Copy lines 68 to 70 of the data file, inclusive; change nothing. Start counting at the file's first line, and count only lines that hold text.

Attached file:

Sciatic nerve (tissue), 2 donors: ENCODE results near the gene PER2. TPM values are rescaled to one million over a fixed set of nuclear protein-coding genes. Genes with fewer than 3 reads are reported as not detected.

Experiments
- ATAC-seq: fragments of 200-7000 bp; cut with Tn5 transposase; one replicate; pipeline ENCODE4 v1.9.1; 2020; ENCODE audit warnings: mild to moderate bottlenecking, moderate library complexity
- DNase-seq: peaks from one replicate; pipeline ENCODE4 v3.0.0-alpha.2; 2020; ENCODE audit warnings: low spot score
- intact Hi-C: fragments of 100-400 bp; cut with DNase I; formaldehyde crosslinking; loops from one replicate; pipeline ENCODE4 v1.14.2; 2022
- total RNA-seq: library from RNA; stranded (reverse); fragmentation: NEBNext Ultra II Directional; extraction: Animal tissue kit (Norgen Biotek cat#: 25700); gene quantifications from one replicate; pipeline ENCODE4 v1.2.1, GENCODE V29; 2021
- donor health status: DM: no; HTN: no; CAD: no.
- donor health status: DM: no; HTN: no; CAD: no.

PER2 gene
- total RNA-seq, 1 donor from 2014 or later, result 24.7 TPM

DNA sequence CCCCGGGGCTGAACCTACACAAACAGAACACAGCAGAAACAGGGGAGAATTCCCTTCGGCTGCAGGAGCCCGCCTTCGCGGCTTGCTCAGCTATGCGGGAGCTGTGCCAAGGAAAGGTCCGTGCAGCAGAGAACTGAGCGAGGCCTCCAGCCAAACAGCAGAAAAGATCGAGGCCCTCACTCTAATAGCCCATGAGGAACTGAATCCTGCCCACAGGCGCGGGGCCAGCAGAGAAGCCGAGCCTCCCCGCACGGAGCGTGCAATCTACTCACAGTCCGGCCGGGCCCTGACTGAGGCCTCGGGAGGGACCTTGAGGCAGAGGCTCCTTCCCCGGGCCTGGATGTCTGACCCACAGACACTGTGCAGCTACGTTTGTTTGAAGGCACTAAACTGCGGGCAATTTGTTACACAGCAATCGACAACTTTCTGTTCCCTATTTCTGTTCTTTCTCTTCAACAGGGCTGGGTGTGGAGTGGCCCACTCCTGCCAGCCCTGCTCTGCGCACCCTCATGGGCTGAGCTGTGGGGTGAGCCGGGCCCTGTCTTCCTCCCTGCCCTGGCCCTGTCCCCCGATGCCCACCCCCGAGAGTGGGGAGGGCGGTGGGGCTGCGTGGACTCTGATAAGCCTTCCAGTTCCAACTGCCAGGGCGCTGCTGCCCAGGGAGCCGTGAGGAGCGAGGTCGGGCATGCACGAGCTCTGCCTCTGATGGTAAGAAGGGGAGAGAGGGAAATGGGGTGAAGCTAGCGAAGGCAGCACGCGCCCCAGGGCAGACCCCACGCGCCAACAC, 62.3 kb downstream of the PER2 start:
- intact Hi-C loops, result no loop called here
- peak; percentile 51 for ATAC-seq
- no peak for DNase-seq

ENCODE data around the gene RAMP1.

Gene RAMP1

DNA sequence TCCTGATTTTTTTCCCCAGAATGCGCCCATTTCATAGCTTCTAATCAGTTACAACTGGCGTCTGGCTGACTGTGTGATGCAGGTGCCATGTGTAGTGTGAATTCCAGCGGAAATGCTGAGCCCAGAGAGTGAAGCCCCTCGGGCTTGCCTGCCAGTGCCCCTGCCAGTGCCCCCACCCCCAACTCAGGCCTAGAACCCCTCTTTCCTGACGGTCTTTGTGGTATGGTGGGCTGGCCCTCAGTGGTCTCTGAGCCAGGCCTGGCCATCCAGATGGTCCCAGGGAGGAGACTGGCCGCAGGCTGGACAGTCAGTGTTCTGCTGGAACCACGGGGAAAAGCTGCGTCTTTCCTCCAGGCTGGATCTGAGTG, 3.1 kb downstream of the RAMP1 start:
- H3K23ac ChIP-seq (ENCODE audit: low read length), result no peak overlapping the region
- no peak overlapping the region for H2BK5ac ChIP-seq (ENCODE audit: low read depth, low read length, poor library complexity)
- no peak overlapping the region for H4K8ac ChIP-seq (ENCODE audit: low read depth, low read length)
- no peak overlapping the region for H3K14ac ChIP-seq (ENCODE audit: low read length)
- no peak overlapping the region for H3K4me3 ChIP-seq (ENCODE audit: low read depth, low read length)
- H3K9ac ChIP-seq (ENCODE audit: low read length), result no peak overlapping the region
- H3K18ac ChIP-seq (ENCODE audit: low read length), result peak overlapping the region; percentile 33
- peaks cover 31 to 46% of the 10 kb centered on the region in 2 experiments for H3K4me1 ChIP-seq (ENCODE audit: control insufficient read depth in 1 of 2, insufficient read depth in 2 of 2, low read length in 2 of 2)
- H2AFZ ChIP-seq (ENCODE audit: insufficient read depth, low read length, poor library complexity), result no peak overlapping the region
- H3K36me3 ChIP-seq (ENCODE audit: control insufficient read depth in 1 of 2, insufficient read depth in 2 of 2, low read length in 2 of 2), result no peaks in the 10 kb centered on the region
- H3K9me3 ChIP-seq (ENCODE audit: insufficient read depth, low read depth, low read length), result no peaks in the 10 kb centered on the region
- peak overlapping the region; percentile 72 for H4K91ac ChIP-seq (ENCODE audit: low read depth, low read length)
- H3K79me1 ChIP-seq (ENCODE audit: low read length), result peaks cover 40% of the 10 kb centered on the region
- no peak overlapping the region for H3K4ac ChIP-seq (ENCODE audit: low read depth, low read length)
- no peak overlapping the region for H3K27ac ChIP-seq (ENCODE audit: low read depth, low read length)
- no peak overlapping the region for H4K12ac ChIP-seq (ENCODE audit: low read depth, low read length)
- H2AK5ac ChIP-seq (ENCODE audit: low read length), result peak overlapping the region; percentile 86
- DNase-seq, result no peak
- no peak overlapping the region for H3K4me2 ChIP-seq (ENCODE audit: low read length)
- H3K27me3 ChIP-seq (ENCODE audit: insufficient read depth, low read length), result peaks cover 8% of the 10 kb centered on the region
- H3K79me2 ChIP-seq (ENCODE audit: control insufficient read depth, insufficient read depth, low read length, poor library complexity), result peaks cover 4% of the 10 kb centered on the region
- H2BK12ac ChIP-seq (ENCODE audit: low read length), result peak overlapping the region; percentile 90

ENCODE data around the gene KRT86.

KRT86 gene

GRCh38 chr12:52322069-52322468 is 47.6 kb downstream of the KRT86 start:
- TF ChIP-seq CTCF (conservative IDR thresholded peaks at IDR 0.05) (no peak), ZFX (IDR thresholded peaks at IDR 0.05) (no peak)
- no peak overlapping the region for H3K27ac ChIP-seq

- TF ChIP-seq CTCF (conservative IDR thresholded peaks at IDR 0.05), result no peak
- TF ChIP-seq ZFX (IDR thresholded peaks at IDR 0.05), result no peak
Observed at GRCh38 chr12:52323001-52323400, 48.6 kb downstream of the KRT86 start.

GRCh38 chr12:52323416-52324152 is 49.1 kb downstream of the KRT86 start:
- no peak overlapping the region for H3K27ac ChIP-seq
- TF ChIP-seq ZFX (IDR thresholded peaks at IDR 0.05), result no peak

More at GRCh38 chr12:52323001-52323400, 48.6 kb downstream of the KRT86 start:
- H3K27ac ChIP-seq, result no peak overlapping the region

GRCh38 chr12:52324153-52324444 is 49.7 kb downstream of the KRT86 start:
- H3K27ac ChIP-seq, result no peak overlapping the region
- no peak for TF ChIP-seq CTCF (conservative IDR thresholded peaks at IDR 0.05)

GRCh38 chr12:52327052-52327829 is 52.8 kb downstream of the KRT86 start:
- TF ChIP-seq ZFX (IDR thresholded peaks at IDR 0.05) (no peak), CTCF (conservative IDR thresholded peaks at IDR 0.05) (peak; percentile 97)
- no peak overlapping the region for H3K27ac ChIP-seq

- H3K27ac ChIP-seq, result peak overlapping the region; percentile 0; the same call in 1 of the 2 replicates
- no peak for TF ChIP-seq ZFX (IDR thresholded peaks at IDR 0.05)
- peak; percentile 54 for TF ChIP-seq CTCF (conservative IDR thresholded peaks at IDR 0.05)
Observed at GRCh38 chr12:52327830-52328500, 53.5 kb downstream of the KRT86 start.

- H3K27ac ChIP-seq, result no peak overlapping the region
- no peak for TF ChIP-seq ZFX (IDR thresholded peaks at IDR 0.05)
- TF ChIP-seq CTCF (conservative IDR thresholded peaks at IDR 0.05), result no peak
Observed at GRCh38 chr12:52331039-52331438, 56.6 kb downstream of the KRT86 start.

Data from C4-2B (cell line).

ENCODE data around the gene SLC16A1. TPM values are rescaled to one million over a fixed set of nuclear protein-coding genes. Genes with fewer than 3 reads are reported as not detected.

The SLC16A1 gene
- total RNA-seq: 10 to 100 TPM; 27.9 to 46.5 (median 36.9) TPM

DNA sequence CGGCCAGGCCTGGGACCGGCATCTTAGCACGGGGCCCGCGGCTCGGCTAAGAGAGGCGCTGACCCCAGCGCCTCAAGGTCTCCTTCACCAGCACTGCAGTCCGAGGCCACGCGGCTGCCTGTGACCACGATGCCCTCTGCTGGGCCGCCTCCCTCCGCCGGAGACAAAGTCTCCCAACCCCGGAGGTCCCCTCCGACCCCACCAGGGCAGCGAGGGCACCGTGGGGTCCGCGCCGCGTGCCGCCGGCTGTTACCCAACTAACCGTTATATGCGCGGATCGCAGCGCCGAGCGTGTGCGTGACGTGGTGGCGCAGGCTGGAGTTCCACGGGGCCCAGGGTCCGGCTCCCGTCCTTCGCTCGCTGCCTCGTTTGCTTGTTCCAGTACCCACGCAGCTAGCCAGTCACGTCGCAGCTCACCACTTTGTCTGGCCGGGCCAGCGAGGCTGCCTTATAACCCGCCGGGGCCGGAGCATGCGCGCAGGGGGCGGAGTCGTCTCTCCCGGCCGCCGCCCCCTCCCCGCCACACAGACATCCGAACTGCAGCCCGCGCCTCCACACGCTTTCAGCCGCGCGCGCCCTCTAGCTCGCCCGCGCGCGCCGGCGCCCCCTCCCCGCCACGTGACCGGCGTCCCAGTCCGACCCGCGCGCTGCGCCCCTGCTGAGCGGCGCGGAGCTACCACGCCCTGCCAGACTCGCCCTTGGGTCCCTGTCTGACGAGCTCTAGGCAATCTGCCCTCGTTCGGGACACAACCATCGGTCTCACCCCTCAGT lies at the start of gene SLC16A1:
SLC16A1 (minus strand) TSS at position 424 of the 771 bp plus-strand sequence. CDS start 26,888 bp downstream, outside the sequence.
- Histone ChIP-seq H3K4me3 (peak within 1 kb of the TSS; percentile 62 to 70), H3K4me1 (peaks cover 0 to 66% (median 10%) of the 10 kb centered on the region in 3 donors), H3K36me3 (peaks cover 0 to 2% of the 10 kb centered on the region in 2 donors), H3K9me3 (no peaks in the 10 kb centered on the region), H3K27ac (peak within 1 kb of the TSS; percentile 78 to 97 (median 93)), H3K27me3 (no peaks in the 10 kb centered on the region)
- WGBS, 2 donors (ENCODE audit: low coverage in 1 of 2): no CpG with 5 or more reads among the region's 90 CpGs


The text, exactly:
ENCODE data around the gene SLC16A1. TPM values are rescaled to one million over a fixed set of nuclear protein-coding genes. Genes with fewer than 3 reads are reported as not detected.

The SLC16A1 gene
- total RNA-seq: 10 to 100 TPM; 27.9 to 46.5 (median 36.9) TPM